I never knew anything else other than to work and work hard, which was my identity until, I understood my professional passion.
Are you driven? I think this is my DNA.
My grandparents, were always working they seemed affluent and relaxed but later I learned that my grandfather and grandmother were actually hard driven with many talents and skills. My grandfather had a Phd in Fine Art, he was a Teacher, Principal and Professor. However, this didn’t just happen as hw constantly achieved new merits and credentials in all types of work and trades. Overtime, he was in the Navy, owned a antique store as well as working on docks moving sand bags so he could support his family.
My grandmother worked for Brooklyn College for the Office of the Dean and she was a force to be reckoned with. They both would work together during working in the camps their children attended. By the time they retired from their professional career my grandfather served as President of the Brunswick Art Council and grandmother was right besides him as Executive Secretary.
My father and mother were both Artist. My father can do almost any trade (carpentry, electric, plumbing, exterminator) his real passion was music. He basically was an instrumentalist and could play any instrument he especially loved guitars. My mother was a painter and this brought her so much peace.
When my mother had to run errands, she would leave me with her friend who worked in a textile factory. I am not certain where as I was a child but I learned a great deal seeing people working very hard and then I would help the ladies and they would often send me home with treats and money in my pocket. When my mom would pick me up, she would insist they take their gifts back, but they were strong older woman who insisted she needed the help. My mother never liked anyone to help her financially as she was very head strong and determined to collect all her credit. I would usually put any money I found or had in my mother jar in the kitchen. I would later watch her scratch her head and tell my father she is an artist and no good at math as she always seems to miscalculate her apron (jar).
The actual lessons I learned from these experience was that the only way to earn money was to work hard. Be professional and have integrity.
There was one time I worked for a restaurant that I loved so much and we were bought over and now I was a barista on the weekends in the east village of New York City. I also worked for the a clothing store called Andy’s Cheapies, their schedule was very flexible as I would just pop in and start working. Because this job was very flexible with me I was able to also work during the week uptown at the movie theater. If I could go back in time I would not change a thing as my work ethic really came out from these experiences.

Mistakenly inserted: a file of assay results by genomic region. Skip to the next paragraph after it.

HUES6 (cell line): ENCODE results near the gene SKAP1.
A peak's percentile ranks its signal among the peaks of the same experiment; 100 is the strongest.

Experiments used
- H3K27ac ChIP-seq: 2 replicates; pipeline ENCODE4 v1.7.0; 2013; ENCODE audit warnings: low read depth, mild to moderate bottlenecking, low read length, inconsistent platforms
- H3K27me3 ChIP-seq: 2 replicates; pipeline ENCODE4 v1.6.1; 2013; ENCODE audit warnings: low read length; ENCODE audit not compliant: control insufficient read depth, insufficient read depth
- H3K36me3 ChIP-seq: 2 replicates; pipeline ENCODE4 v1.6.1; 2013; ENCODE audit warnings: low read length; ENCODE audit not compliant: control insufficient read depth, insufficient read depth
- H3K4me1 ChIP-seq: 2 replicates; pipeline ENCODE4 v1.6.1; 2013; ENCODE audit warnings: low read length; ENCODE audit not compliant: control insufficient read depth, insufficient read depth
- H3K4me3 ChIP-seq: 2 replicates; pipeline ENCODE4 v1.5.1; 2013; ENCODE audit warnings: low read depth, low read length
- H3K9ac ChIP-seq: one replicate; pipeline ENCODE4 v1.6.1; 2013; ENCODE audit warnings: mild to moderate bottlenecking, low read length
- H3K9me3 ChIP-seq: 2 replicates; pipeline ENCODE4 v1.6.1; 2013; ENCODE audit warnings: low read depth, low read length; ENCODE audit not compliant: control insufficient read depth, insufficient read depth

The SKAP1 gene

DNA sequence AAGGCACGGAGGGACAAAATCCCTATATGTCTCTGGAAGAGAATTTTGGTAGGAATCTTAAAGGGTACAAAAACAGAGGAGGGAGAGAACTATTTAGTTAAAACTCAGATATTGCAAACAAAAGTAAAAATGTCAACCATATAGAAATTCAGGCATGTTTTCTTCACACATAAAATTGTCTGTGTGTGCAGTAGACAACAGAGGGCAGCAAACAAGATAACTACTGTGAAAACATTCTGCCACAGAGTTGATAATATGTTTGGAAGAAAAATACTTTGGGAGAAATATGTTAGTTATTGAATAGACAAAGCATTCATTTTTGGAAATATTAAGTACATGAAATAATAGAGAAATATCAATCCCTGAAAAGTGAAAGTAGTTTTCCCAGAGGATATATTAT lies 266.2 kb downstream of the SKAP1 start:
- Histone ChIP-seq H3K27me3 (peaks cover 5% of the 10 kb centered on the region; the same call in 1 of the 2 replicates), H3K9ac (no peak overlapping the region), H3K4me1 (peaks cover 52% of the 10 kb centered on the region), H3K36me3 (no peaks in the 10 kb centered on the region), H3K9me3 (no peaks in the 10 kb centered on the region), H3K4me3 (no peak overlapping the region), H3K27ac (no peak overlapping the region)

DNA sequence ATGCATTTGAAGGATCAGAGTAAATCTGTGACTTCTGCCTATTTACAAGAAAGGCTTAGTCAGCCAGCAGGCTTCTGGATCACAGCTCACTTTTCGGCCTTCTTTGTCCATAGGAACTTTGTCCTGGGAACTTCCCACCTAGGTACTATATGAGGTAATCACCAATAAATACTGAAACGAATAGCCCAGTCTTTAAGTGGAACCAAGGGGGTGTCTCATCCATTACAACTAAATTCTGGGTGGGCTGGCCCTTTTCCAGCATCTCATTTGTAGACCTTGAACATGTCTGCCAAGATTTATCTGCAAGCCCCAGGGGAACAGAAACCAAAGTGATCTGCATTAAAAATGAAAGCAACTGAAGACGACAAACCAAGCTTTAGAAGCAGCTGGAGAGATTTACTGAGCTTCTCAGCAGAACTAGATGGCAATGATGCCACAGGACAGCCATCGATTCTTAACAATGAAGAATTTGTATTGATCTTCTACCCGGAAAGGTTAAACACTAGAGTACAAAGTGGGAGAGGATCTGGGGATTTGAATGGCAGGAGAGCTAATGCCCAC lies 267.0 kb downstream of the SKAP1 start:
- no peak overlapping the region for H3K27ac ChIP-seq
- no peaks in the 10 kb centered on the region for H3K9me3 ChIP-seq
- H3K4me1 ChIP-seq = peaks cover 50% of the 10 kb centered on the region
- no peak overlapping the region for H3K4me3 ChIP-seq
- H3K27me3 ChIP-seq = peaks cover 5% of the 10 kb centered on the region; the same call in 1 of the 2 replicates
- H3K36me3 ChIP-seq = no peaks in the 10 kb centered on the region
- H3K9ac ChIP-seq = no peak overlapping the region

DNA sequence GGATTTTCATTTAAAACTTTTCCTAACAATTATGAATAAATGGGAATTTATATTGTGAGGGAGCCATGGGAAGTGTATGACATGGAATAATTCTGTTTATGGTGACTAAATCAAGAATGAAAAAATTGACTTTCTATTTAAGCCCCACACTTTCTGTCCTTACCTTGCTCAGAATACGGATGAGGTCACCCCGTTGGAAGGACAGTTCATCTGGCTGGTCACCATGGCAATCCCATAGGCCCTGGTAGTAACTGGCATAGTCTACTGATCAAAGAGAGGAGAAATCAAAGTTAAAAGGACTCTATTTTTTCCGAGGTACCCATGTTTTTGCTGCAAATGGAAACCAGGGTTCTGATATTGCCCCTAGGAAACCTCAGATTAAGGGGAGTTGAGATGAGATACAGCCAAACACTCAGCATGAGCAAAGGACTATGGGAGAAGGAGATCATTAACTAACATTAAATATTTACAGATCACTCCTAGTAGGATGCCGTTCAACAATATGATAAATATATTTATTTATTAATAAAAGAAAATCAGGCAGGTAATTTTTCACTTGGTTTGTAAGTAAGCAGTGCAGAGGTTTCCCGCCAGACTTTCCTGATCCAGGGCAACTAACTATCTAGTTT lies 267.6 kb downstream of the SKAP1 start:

Around this time I had applied for another job that I always wanted to do and they hired I ended up giving up all the jobs but kept the restaurant, which I kept on and off for the next year are so only because I loved it.
Soon, this job began to become more of a career and my salary and standards really started to change. I was now married, and we moved to a different state. I started getting seizures and I realized I couldn’t do it all as sometimes I would have seizures in the street and train so at this point I was now married I decided to really leave all jobs and take a break. After the first month I was restless and so was my mind. I was given an opportunity through a friend (my early networking) who gave me high paying temp assignment. I love this experience I got to work so many places like, CBS, NBC, MTV, VH1, UFT, Nickelodeon, Spike TV … I mean really name the acronym I probably worked there. Here is when I started make connections that I have until today. Now, when working for Viacom I started to meet many famous people especially when I worked for TRL that is where I met Mariah Carey, Carson Daily… just to name drop. Although they probably don’t remember me I certainly ran home to tell my hubby about it. The thing is I was never starstruck as I have always encountered celebrities while growing up in New York City.
When I worked at Warner Music, I met a famous rapper however at the time I did not know who he was. I listened to so much music but the new rap I was current, so I had no idea who he was. I remember I made him wait in the lobby, and he said to me, “what’s your deal, don’t you know who I am, I am a celebrity…” I laughed and was “I am sure you are let me give you credit where it is due…” he said,” what’s your name…Fanny you must be Fantastic…” This made me laugh because I already was told this before him and this is my Fannytasticlife, right. I told him after that I need to correct him and that I am Fannytastic, and he looked at me as was like “for sure.” After this whenever I would see him, he would say that’s Fannytastic, and I would be sitting in the reception like “yup.” I remember hearing him on the radio being interviewed and saying “he dealt with a cool girl named Fannytastic” I remember thinking that was me… and laughed at that, I had to laugh.